For the graphene-coated Li foil, Li could directly deposit on the upper surface of graphene layer and form whisker-shaped elongated Li deposits (Fig. 4a and Supplementary Fig. 4b–d), and the graphene layer was ultimately coated by Li dendrites (inset of Fig. 4a). Relative to the CNT layer, the graphene layer presented similar chemical properties (Raman spectra in Supplementary Fig. 1b) but far fewer mesopores (Supplementary Fig. 1a), which may hinder Li diffusion through interfacial layer and resulted in the formation of Li deposits on the upper surface instead of the lower one. For the Li foil coated with an electrospun fiber layer, although its porosity was as developed as that of the CNT layer, most of the electrospun fiber layer was buried underneath the Li deposits after 180 cycles, which is attributed to its flexible and soft properties that allow easy bending and coating by newly grown Li deposits (Fig. 4b and Supplementary Fig. 4b–d, in which the boundary between Li deposits and remaining electrospun fiber is prominent). For the ZnO/CNT-layer-coated Li foil, Li could be easily deposited on the surface of ZnO-coated CNT, which is lithiophilic (Supplementary Fig. 9), and the interspaces in the layer were slowly occupied by Li deposits as cycling continued (Supplementary Fig. 5b, c). Mossy Li tended to form on the stuffed ZnO/CNT interfacial layer, leading to the failure of the cell (Fig. 4c and Supplementary Fig. 5d). Because both carbon fiber and carbon black have unfavorable film-forming properties, the interfacial layers formed by them were discontinuous (insets of Supplementary Figs. 7a and 8a); thus, they failed to protect the Li foils from uneven Li deposition (the carbon black layer even worsened this condition). In brief, all the interfacial layers in Fig. 4, including carbon materials and electrospun fiber, were unable to stabilize the SEI over the long term, consequently resulting in an ever-increasing interfacial resistance due to repeated crack/formation in the SEI.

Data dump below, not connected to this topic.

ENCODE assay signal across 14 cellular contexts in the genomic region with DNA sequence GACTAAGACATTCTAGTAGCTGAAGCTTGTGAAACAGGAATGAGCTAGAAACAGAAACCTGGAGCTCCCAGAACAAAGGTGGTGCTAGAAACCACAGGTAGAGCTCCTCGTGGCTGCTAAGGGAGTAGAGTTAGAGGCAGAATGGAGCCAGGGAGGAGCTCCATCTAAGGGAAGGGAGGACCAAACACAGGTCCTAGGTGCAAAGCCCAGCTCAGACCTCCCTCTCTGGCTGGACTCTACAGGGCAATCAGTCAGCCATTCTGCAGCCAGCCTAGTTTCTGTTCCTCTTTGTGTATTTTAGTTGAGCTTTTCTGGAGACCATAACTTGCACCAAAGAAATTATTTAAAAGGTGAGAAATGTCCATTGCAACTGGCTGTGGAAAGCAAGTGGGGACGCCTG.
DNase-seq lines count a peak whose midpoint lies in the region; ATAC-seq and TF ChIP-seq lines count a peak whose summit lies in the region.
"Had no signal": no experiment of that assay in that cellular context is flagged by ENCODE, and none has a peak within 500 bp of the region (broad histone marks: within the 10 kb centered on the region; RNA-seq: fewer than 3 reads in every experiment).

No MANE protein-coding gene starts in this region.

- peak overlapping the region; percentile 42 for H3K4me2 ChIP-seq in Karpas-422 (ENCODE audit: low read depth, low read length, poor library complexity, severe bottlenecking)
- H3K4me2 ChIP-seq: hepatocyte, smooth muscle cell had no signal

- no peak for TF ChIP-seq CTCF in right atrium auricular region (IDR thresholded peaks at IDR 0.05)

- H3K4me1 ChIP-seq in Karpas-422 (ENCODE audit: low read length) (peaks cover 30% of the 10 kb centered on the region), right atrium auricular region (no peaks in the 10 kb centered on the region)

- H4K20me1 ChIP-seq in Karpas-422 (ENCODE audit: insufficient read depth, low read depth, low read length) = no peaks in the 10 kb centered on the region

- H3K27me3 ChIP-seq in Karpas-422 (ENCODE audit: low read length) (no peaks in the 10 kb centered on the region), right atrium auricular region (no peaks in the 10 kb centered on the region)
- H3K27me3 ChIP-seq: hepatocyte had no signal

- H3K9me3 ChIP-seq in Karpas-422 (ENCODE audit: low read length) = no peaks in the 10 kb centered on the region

Through analysis of the shortcomings presented above, we identify an experimental discovery of the guidelines for ideal interfacial layer design. The interfacial layer should be lithiophobic and robust to avoid the penetration of Li dendrites, and it should be porous to ensure the fast diffusion of Li ions. We present the prerequisites for an ideal Li foil interfacial layer in Supplementary Fig. 10.

Preparation and characterization of the GZCNT interfacial layer

Even the best interfacial layer, i.e., the lithiophobic CNT-coated Li foil, still suffered from voltage divergence after 200 cycles at 5 mA cm–2 current density, and the voltage rapidly exceeded 500 mV (Fig. 3d), indicating continuous Li dendrite growth, substantial pulverized “dead” Li formation, repeated SEI crack/formation and internal microshorting. The cross-sectional SEM images of the corresponding CNT-coated Li foil after 220 cycles indicate that an irregular but distinct gap appeared between the CNT layer and Li foil (Supplementary Fig. 6d). Although no whisker-shaped dendrites were visible on either side of the CNT layer, the gap was fully occupied by a Li deposit layer of up to 100 μm thick considering that the original CNT layer was 20 μm in thickness (inset of Supplementary Fig. 6a). This thick degradation layer reflects the uneven Li deposition, which resulted in exhaustion of the electrolyte and failure of the cell. Thus, it is important to design a rational and subtle strategy to further eliminate the degradation of this layer and thus enhance the long-term cycling stability.